Ala Wai not alone in being ugly
Both of my Water Ways readers periodically suggest that I focus too often on issues affecting Oahu's recreational boaters, and particularly the Ala Wai Small Boat Harbor. And, to some degree, I concur.
But in my defense, I will say that in part it's because Oahu has the lion's share of Hawaii's boating population and that the Ala Wai is the state's largest marina. Oh, and maybe the fact that my home and office overlook the marina has something to do with it, too.
Nevertheless, with a nod to those readers, I flew down to Maui last weekend and visited Mala Wharf, Lahaina Harbor and Maalaea Harbor. It had been a few years since I had checked them out and -- no surprise -- they were as bad or worse than I had remembered.
I say no surprise because, to me, our state's marinas are unlikely to see much change for the good as long as a governmental bureaucracy runs them.
As we have witnessed over the years, the funding for our state-run marinas comes at the whim of our politicians, and their maintenance and operation efforts come at the whim of union-protected employees with no profit motive to encourage improvements.
"Government workers are paid the same whether the marina does well or not," an article in Boating Industry Magazine pointed out. "And they are not rewarded when they do a great job."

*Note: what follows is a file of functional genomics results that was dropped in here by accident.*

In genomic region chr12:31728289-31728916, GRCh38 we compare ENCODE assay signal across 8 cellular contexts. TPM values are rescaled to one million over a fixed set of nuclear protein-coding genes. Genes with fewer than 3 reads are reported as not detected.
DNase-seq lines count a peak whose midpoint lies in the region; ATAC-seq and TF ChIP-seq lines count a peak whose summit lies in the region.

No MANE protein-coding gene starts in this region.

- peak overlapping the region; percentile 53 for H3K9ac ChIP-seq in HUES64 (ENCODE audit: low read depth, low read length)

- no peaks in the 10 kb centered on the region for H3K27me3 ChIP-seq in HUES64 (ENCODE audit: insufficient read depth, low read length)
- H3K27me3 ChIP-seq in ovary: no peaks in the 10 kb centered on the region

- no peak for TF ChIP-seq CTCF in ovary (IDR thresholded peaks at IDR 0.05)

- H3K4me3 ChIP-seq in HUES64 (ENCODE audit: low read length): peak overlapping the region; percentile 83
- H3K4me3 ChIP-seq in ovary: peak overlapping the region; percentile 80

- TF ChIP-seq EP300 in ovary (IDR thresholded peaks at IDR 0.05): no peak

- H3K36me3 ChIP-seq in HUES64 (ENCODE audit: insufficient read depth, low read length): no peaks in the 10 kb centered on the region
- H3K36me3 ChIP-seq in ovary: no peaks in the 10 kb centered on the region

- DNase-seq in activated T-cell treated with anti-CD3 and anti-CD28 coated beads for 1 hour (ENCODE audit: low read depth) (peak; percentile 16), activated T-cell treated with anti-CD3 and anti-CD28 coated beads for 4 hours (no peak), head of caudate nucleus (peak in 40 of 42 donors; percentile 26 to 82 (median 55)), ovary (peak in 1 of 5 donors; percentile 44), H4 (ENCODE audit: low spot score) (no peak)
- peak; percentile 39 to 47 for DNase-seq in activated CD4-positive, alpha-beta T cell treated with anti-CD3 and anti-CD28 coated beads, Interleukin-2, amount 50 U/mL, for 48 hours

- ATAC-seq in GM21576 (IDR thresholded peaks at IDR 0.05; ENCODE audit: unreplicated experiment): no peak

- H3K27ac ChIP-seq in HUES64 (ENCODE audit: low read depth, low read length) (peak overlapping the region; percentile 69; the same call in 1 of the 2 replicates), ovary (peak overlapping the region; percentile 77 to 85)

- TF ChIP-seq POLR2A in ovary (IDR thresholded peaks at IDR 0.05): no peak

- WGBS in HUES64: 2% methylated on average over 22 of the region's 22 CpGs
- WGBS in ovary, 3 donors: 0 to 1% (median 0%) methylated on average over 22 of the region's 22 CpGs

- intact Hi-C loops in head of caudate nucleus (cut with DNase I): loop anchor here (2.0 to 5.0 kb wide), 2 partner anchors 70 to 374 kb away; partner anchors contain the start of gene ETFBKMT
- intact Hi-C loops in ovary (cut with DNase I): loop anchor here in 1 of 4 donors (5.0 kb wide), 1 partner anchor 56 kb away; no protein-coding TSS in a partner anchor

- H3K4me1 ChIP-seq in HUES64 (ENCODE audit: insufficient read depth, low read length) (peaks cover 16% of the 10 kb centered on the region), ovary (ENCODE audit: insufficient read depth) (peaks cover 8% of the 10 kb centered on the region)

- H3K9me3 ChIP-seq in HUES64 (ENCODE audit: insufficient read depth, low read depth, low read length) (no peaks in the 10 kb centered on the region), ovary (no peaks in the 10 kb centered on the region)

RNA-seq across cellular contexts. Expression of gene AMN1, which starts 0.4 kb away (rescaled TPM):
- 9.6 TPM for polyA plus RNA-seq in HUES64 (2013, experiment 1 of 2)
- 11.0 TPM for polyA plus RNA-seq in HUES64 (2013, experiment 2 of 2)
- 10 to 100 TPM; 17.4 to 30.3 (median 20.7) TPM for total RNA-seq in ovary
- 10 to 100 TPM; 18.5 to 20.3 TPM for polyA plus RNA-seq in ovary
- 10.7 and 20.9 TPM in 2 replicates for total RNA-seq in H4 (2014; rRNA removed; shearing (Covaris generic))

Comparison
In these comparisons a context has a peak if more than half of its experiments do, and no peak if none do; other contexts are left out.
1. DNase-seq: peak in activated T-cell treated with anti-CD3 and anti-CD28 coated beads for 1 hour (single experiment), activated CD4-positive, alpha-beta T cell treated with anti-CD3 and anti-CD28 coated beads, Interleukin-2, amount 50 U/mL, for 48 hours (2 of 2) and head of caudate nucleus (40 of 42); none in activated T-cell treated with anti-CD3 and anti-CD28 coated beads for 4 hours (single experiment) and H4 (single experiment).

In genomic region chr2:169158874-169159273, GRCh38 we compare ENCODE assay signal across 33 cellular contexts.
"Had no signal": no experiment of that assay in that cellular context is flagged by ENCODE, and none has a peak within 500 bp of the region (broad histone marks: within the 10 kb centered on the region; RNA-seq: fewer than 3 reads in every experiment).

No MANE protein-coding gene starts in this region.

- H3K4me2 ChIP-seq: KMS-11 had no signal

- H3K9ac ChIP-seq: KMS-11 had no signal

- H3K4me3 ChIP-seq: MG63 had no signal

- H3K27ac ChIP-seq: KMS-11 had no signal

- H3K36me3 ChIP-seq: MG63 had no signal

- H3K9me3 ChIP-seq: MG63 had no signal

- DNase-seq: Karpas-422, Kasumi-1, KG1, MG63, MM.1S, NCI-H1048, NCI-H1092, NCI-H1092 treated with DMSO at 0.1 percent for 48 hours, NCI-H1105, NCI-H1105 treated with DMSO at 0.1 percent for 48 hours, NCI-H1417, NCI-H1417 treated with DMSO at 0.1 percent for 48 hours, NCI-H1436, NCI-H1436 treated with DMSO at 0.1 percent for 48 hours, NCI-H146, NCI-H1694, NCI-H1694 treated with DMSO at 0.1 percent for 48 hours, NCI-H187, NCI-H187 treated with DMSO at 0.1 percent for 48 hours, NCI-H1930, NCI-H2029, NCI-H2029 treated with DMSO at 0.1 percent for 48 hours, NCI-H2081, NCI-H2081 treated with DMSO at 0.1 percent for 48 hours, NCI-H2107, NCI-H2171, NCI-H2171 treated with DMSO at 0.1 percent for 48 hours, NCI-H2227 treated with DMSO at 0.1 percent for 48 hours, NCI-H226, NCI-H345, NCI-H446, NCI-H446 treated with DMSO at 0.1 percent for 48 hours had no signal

Additionally, some public marinas even close their offices on major holidays when their facilities are most in demand, the same article noted. (Hey Hawaii boaters, sound familiar?)
Compounding the funding and operational difficulties at the marinas I visited on Maui is the fact that by any modern standard, their mooring systems and amenities are woefully antiquated.
Other than in Papeete, you would be hard-pressed to find so many boats that are "Tahiti-tied," that is, secured to the dock or seawall at the stern, with their bows moored out to an anchor or a ball.
Granted, it's an inexpensive arrangement, but boat access and protection is minimal at best. Contemporary marina designs normally provide slips with floating dock fingers at least between every other vessel.
Of course, given the frail nature of the docks I walked on, such a design will only come with a complete rebuild of those marinas. And, I think it's safe to say, at the state's present glacial speed that may take decades.
At the end of my visit, a question came to mind: How can it be that even Mexico's government can see the potential for recreational boating and is permitting companies to create modern marinas up and down its Pacific Coast, whereas our state cannot provide boaters with one decent marina on the whole world-famous island of Maui?
Maui may be "no ka oi," but like the rest of the state, its recreational boating facilities are far from it.